The Koyal Group (Sept. 16, 2013) - The Japanese Yen was the worst performing currency this past week, dropping by -1.91% to the top New Zealand Dollar, another -1.83% to the British Pound, while only a mere -0.27% to the US Dollar. Last week in this forecast I said “with the domestic tone shifting for Japan, it will be necessary for incoming growth and inflation data to remain buoyant in order for the Yen to enjoy further reprieve.” Clearly, this was not the case.
Indeed, the misses on the 2Q’13 GDP reading set the tone for a weaker Yen right from the start of trade in Asia on Monday, as signs of a weaker than expected economy leave open the door for speculation on additional easing by the Bank of Japan. As noted last week, a considerable factor for any forecasted Yen strength hinged on these growth readings besting expectations.
With the economy chugging along at an acceptable pace nevertheless (+3.8% annualized versus +3.9% expected), further chatter emerged about the prescribed sales tax hike due in the 2Q’14, with BoJ officials purportedly endorsing the fiscal measures and even offering monetary assistance should the economy see pressure. Additionally, to help offset the drawdown in consumption, the Japanese government is considering a corporate tax cut to help balance out the sales tax hike impact. In light of the fact that overall consumption here suffers – accounting for approximately 60% of Japanese GDP – these fiscal adjustments are perceived to be net-negative for the Yen.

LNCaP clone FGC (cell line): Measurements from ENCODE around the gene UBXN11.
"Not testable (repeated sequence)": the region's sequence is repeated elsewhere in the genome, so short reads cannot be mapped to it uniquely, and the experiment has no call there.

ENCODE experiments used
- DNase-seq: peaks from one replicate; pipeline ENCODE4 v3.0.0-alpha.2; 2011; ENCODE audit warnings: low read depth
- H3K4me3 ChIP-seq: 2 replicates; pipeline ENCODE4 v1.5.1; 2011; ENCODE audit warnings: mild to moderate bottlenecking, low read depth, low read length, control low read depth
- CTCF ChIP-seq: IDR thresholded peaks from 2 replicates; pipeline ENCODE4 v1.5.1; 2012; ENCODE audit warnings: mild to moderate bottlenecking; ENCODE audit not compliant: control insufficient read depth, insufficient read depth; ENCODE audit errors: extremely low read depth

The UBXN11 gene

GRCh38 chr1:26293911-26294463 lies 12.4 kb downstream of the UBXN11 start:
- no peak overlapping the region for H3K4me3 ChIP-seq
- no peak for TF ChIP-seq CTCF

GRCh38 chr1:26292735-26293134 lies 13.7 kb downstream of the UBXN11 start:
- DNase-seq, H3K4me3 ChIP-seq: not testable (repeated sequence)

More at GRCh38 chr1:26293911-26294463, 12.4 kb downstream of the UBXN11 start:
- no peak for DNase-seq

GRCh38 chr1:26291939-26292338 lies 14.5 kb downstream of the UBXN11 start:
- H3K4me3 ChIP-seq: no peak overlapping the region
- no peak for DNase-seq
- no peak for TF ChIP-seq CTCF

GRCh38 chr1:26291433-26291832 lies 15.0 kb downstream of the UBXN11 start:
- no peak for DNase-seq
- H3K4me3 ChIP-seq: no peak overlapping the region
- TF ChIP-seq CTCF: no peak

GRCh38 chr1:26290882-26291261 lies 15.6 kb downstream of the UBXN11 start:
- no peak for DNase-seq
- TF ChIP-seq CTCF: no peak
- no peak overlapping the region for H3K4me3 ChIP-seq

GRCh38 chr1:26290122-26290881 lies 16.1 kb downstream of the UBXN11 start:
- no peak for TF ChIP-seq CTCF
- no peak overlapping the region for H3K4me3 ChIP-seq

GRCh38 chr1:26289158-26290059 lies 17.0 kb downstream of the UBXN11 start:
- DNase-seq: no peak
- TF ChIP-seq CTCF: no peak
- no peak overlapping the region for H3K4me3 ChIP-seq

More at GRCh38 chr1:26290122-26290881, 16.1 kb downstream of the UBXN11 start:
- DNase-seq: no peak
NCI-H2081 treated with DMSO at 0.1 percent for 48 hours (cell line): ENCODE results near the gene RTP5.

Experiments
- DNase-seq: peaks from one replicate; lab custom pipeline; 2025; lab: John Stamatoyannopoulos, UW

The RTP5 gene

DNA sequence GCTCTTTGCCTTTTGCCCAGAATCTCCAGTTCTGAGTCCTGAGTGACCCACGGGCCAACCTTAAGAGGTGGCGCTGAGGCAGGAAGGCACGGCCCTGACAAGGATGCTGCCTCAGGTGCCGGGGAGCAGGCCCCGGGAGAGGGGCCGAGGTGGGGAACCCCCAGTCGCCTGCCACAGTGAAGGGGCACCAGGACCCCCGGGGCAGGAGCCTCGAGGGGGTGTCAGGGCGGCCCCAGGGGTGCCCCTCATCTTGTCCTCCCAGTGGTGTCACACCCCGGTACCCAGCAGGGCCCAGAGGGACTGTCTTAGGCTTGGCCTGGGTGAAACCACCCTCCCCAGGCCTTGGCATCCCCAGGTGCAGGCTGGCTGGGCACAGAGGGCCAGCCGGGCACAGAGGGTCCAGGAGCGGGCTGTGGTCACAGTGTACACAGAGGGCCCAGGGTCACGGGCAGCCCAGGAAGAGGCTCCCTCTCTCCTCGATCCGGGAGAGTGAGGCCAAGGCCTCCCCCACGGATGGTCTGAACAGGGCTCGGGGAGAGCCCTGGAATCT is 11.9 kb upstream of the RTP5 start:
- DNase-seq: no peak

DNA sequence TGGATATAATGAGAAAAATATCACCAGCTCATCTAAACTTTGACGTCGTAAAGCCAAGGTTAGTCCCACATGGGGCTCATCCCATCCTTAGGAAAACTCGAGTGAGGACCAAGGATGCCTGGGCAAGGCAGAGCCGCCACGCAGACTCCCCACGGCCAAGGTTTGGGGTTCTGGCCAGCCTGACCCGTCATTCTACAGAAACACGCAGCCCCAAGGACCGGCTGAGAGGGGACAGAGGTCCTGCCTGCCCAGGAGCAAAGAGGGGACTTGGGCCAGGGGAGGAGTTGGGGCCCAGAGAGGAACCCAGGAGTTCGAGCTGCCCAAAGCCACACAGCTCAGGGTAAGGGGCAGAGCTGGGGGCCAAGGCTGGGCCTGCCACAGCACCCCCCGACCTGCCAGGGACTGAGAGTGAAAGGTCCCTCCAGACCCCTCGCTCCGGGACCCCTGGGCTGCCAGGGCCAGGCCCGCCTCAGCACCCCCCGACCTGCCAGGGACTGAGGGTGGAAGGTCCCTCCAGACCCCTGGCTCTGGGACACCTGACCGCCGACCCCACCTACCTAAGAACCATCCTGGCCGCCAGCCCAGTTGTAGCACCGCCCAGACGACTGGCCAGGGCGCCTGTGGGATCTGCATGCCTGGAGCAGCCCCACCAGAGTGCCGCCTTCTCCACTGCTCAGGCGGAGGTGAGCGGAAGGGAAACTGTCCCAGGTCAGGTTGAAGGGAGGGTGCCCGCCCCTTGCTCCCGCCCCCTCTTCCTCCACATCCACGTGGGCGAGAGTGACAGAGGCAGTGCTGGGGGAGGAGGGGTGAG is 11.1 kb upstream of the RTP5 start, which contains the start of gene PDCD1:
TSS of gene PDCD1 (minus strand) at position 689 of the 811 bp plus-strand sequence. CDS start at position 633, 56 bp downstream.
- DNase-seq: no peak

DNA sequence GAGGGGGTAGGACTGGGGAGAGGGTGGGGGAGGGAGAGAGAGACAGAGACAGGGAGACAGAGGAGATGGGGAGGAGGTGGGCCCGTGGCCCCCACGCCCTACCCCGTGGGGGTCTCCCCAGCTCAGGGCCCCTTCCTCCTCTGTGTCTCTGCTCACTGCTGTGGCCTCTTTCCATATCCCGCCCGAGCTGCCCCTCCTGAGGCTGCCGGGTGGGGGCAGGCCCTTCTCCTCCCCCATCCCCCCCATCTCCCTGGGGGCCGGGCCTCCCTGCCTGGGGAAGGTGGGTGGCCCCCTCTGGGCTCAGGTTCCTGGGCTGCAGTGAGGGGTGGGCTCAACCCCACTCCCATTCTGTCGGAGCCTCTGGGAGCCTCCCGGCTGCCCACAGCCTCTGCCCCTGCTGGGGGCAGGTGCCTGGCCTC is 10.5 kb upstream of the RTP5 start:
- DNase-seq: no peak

Compounding the shakier than expected domestic picture have been positive developments on the geopolitical stage, with Russia and the US agreeing to peace talks in Geneva, Switzerland, to figure out how to strip the Syrian regime of chemical weapons. As we’ve seen over the past few weeks, any progress that reduces the threat of US military intervention has been perceived as “risk positive,” in that stocks have rallied alongside the US Dollar, while the Japanese Yen, crude oil, and precious metals have fallen. Should these tensions remain in their current state or ease further, they will likely be another negative influence for the Yen.
With little important data on the Japanese economic calendar for the coming week – only the August Trade Balance figures and the weekly domestic/foreign flow of stocks/bonds figures are of interest, and they haven’t generated truly significant price action – attention turns to the highly anticipated Federal Reserve September meeting this Wednesday.
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